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15 Development of Highly Repellent Silica Nanoparticles Treatment for Protection of Bio-Based Insulation Composite Material

Authors: Nadia Sid, Alan Taylor, Marion Bourebrab


The construction sector is on the critical path to decarbonise the European economy by 2050. In order to achieve this objective it must enable reducing its CO2 emission by 90% and its energy consumption by as much as 50%. For this reason, a new class of low environmental impact construction materials named “eco-material” are becoming increasingly important in the struggle against climate change. A European funded collaborative project ISOBIO coordinated by TWI is aimed at taking a radical approach to the use of bio-based aggregates to create novel construction materials that are usable in high volume in using traditional methods, as well as developing markets such as exterior insulation of existing house stocks. The approach taken for this project is to use finely chopped material protected from bio-degradation through the use of functionalized silica nanoparticles. TWI is exploring the development of novel inorganic-organic hybrid nano-materials, to be applied as a surface treatment onto bio-based aggregates. These nanoparticles are synthesized by sol-gel processing and then functionalised with silanes to impart multifunctionality e.g. hydrophobicity, fire resistance and chemical bonding between the silica nanoparticles and the bio-based aggregates. This talk will illustrate the approach taken by TWI to design the functionalized silica nanoparticles by using a material-by-design approach. The formulation and synthesize process will be presented together with the challenges addressed by those hybrid nano-materials. The results obtained with regards to the water repellence and fire resistance will be displayed together with preliminary public results of the ISOBIO project. (This project has received funding from the European Union’s Horizon 2020 research and innovation programme under grant agreement No 641927).

Keywords: Composite Material, bio-sourced material, durable insulation panel, water repellent material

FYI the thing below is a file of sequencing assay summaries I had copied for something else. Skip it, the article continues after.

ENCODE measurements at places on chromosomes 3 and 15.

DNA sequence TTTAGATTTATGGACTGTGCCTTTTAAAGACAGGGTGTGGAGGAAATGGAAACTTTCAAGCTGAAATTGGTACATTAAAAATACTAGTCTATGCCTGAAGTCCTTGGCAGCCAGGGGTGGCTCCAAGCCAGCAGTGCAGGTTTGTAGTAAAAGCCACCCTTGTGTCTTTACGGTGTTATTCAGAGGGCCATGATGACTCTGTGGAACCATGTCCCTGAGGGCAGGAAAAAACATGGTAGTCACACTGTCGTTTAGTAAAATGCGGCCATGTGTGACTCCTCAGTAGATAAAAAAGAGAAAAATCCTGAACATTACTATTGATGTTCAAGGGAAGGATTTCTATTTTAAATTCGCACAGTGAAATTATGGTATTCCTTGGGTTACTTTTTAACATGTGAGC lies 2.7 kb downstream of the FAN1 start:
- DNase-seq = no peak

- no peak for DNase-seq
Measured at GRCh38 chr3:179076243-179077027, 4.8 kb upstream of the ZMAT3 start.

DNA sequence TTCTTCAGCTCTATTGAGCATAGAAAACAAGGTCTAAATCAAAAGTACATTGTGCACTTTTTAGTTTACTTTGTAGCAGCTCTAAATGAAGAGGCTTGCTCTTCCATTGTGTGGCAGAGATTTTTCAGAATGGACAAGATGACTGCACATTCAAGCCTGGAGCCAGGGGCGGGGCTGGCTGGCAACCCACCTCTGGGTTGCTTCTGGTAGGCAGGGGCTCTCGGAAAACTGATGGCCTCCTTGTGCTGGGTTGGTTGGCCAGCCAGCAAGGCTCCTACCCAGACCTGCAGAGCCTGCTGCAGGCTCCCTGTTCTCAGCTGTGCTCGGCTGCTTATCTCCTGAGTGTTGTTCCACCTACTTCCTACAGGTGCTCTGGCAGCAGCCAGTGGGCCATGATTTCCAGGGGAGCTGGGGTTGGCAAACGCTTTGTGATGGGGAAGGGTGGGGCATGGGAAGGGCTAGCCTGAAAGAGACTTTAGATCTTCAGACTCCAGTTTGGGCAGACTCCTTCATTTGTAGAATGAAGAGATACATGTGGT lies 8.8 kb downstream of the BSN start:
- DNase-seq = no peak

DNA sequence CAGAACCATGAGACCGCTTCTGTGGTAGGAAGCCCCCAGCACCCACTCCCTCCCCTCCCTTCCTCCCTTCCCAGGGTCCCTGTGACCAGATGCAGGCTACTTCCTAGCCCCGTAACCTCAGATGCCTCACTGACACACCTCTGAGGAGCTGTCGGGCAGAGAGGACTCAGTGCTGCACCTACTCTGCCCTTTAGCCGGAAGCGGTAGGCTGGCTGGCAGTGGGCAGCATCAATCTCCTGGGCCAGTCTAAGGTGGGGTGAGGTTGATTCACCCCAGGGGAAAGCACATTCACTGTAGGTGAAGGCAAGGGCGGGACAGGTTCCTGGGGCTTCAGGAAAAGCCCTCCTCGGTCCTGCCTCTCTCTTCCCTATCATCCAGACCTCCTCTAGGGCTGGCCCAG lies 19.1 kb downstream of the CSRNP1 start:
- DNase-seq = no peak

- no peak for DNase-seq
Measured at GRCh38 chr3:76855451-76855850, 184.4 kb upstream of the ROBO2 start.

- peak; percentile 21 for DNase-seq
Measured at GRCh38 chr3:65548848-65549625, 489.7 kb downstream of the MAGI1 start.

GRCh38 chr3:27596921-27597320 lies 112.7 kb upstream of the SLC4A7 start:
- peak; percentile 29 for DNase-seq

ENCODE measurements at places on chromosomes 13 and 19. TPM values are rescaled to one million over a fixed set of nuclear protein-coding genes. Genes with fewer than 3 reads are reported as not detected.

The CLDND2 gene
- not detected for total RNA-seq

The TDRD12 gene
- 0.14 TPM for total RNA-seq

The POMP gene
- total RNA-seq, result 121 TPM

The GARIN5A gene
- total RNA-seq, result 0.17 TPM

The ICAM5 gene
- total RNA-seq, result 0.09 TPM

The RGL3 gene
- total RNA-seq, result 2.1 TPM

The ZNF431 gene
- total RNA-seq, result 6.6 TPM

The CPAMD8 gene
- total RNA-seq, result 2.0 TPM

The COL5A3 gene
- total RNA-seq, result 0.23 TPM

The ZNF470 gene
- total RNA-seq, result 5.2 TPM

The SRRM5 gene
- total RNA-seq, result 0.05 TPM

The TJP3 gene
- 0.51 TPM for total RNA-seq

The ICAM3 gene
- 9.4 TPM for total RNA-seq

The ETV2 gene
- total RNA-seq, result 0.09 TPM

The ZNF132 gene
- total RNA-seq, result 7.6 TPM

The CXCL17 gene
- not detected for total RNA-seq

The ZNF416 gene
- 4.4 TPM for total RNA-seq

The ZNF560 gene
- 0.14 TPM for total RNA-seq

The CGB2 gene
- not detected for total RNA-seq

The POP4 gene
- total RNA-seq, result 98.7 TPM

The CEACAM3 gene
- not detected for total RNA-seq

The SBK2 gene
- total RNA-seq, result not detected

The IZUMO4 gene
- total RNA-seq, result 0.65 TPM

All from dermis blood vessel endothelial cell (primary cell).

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14 Preparation and Characterization of CO-Tolerant Electrocatalyst for PEM Fuel Cell

Authors: Ádám Vass, István Bakos, Irina Borbáth, Zoltán Pászti, István Sajó, András Tompos


Important requirements for the anode side electrocatalysts of polymer electrolyte membrane (PEM) fuel cells are CO-tolerance, stability and corrosion resistance. Carbon is still the most common material for electrocatalyst supports due to its low cost, high electrical conductivity and high surface area, which can ensure good dispersion of the Pt. However, carbon becomes degraded at higher potentials and it causes problem during application. Therefore it is important to explore alternative materials with improved stability. Molybdenum-oxide can improve the CO-tolerance of the Pt/C catalysts, but it is prone to leach in acidic electrolyte. The Mo was stabilized by isovalent substitution of molybdenum into the rutile phase titanium-dioxide lattice, achieved by a modified multistep sol-gel synthesis method optimized for preparation of Ti0.7Mo.3O2-C composite. High degree of Mo incorporation into the rutile lattice was developed. The conductivity and corrosion resistance across the anticipated potential/pH window was ensured by mixed oxide – activated carbon composite. Platinum loading was carried out using NaBH4 and ethylene glycol; platinum content was 40 wt%. The electrocatalyst was characterized by both material investigating methods (i.e. XRD, TEM, EDS, XPS techniques) and electrochemical methods (cyclic-voltammetry, COads stripping voltammetry, hydrogen oxidation reaction on rotating disc electrode). The electrochemical activity of the sample was compared to commercial 40 wt% Pt/C (Quintech) and PtRu/C (Quintech, Pt= 20 wt%, Ru= 10 wt%) references. Enhanced CO tolerance of the electrocatalyst prepared using the Ti0.7Mo.3O2-C composite material was evidenced by the appearance of a CO-oxidation related 'pre-peak' and by the pronounced shift of the maximum of the main CO oxidation peak towards less positive potential compared to Pt/C. Fuel cell polarization measurements were also carried out using Bio-Logic and Paxitech FCT-150S test device. All details on the design, preparation, characterization and testing by both electrochemical measurements and fuel cell test device of electrocatalyst supported on Ti0.7Mo.3O2-C composite material will be presented and discussed.

Keywords: Composite Material, anode electrocatalyst, CO-tolerance, TiMoOx

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13 Detection of Defects in CFRP by Ultrasonic IR Thermographic Method

Authors: W. Swiderski